LOST IN AMBIENT INTELLIGENCE?
CHI 2004 Workshop, Vienna, Austria
Date and Venue: April 25 or 26, 2004
See the official CHI 2004 website for recent information on dates, venue and registration: http://www.chi2004.org/
Anton Nijholt (CTIT-Twente, Netherlands)
Thomas Rist (DFKI, Germany)
Kees Tuinenbreijer (Philips, Netherlands)
Position paper deadline: January 12, 2004
CALL FOR POSITION PAPERS
Ambient intelligence environments will be integrated with our everyday environments. Garden, house, car, sitting room, study, office and in fact every environment and its natural objects allow perception of what is going on in the environment and allow interaction by its occupants and visitors to extract and exchange information (including moods and emotions).
Nevertheless, we should feel comfortable within them, although we know that the environment has eyes and ears that observe what we are doing. We should feel comfortable in addressing these environments when we need support. The environments will know about us. They know about our weak and strong points, maybe they will induce affiliation needs and attempt to induce self-disclosure since they can perform better when they know about our characteristics. We even have to assume that there is an audience in the 'background'. That is, there can be real-time involvement by those who own the environment or have been hired to provide user-support. Off-line processing (browsing of what has been going on or automatic detection and presentation of what is in the interest of those who control and maintain the environment) is another example of involvement the inhabitant may know about. In a home environment, we may assume that family members and friends can obtain access to such browsing facilities.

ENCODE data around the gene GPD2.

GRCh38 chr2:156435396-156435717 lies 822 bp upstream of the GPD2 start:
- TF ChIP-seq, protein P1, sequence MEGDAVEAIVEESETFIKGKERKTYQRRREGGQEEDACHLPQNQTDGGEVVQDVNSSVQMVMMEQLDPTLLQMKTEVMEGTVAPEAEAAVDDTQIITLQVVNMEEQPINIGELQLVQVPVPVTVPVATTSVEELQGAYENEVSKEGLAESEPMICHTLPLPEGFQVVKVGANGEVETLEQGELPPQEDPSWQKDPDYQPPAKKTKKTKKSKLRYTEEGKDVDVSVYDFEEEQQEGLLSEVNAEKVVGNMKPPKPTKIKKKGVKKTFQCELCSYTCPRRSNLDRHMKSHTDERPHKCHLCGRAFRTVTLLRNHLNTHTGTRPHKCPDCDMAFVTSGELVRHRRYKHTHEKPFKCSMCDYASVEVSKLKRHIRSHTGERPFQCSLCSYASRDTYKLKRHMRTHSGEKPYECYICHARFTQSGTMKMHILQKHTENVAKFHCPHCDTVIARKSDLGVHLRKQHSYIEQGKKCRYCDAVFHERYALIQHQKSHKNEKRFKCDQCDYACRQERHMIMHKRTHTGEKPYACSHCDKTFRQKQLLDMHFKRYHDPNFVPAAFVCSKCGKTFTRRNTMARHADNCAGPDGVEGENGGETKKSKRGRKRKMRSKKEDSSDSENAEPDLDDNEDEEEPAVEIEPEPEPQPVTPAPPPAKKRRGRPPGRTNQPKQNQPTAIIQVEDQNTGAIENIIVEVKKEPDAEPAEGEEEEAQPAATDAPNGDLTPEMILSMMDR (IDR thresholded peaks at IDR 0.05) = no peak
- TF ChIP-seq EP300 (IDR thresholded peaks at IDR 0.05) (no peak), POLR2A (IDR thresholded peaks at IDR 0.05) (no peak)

Most of the current research in ambient intelligence deals with how the environment is able to identify and model users' activities, rather than how the user is willing, able, or likes to communicate with the environment or have the environment communicate with him. In more traditional environments multimodality in interactions has received attention, but it has hardly been investigated how these results can be transferred to environments where the user does not always explicitly address a particular (part of a) screen or an object. Moreover, most of the research in ambient intelligence does not take into account that people may get lost in ambient intelligence, may not know who to 'talk' to and may not be able to build some kind of relationship with the anonymous environment that nevertheless supports them, observes them and keeps track of their activities.